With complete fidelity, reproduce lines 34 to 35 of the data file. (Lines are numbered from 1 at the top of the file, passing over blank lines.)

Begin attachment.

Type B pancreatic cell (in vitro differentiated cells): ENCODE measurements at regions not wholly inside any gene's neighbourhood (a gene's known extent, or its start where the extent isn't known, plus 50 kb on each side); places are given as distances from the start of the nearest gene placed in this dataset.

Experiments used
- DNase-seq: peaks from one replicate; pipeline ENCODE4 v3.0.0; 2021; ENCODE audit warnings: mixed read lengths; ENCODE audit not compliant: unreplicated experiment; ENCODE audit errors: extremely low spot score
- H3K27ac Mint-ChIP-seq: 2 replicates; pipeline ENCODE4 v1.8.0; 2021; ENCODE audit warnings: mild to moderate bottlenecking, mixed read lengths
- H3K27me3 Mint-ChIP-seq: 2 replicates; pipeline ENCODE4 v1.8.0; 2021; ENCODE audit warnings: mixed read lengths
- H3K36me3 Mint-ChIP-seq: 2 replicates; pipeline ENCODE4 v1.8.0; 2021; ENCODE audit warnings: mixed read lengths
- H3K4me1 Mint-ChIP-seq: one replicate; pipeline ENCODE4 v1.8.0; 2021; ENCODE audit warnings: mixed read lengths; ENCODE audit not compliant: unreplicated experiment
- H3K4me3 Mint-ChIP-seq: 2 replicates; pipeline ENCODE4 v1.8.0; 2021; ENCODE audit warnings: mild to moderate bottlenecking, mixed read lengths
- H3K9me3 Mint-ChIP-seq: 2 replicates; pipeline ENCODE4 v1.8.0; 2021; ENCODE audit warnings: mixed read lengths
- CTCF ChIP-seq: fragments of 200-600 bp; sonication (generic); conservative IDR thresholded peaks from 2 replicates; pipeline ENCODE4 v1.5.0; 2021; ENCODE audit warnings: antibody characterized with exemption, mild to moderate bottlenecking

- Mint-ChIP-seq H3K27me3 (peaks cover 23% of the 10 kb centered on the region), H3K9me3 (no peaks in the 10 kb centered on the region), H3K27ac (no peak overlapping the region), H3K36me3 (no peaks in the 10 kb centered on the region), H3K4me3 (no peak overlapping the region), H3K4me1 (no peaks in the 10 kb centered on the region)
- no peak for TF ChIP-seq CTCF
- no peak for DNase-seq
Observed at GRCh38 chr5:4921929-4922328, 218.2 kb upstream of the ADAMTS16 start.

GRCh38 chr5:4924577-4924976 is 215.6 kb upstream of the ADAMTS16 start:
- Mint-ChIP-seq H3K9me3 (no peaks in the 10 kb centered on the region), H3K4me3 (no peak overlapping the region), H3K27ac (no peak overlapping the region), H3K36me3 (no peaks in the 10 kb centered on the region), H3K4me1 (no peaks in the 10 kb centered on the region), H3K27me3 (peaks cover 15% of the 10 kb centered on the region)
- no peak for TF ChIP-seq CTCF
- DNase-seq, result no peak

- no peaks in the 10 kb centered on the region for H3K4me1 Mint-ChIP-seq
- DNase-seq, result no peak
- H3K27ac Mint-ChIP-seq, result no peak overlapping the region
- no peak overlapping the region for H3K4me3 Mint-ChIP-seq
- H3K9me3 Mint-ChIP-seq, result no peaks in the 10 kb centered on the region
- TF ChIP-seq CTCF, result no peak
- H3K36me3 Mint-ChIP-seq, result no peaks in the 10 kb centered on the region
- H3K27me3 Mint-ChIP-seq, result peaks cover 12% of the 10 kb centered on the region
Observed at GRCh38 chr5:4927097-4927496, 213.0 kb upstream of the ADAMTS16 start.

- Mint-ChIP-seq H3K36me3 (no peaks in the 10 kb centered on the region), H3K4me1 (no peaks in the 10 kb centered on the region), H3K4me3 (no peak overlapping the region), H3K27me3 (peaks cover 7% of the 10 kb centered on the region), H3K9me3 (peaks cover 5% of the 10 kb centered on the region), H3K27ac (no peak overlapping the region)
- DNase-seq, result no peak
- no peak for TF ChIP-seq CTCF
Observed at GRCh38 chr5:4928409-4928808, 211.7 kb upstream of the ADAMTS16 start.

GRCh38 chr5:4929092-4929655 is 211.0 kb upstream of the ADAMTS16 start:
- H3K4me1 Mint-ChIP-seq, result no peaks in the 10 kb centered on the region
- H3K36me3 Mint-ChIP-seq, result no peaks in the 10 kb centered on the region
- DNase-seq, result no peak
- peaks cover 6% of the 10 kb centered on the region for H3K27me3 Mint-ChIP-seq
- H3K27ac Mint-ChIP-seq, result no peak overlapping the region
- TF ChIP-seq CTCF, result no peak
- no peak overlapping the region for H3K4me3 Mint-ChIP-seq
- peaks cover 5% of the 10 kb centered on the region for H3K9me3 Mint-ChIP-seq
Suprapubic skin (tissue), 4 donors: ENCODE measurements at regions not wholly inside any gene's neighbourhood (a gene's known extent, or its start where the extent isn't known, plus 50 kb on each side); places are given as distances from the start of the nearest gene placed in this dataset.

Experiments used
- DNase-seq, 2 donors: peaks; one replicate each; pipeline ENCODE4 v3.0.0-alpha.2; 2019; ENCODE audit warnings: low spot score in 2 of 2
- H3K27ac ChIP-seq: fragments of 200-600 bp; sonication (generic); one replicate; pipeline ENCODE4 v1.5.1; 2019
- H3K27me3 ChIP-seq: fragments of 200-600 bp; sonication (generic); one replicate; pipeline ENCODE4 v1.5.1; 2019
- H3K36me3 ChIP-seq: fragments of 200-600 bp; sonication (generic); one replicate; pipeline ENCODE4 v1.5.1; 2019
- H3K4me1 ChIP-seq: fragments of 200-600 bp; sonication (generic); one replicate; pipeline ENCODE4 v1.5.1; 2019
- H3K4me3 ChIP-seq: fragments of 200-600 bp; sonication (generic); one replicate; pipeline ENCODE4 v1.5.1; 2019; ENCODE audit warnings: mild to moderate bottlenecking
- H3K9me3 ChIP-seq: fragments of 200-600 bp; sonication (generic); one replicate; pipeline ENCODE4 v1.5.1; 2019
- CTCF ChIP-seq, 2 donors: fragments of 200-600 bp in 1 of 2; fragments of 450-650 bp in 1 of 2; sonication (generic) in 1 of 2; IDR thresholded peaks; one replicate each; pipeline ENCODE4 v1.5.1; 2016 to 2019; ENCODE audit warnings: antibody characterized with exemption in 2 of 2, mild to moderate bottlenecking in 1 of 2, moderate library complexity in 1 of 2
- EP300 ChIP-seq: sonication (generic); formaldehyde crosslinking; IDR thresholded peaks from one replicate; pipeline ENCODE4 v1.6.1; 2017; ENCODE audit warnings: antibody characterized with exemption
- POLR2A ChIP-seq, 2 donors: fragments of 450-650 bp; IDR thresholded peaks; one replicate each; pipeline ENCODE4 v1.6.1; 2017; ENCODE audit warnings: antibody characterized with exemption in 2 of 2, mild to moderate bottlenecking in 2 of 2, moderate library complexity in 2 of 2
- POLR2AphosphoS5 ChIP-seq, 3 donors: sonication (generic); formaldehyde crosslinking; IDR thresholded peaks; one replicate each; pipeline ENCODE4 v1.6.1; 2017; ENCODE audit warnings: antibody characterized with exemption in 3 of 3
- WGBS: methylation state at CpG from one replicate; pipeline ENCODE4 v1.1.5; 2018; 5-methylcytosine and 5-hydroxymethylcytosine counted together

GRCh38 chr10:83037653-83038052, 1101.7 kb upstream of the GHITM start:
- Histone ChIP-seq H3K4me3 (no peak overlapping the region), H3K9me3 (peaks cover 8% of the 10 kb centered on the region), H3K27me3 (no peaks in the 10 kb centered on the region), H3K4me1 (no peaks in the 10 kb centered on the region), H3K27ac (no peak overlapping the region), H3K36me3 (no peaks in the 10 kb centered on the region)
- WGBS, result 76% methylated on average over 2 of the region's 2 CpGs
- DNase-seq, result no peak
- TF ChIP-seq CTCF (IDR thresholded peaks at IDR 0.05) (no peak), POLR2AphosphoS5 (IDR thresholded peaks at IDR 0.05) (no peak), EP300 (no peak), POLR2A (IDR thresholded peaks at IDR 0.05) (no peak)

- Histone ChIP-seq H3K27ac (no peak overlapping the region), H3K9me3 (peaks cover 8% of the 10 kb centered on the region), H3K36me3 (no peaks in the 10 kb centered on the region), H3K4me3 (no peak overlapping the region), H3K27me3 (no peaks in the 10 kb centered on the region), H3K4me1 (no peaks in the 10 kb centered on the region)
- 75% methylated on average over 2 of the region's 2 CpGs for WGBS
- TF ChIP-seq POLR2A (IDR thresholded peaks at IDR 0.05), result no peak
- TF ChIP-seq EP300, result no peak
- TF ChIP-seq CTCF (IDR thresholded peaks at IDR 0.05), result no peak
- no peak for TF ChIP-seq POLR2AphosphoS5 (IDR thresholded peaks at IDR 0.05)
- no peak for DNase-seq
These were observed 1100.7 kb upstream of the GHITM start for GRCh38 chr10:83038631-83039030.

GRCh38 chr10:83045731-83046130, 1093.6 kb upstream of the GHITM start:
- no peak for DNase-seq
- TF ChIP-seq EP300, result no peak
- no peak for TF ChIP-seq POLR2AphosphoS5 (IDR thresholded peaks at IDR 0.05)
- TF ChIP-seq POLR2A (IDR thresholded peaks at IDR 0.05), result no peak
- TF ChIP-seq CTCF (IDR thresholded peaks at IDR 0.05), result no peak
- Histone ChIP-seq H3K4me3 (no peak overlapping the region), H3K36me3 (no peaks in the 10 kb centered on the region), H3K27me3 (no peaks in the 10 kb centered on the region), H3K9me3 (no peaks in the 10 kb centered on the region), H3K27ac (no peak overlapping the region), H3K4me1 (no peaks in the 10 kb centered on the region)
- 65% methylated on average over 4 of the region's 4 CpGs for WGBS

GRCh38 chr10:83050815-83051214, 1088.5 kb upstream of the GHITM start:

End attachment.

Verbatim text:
- H3K36me3 Mint-ChIP-seq, result no peaks in the 10 kb centered on the region
- DNase-seq, result no peak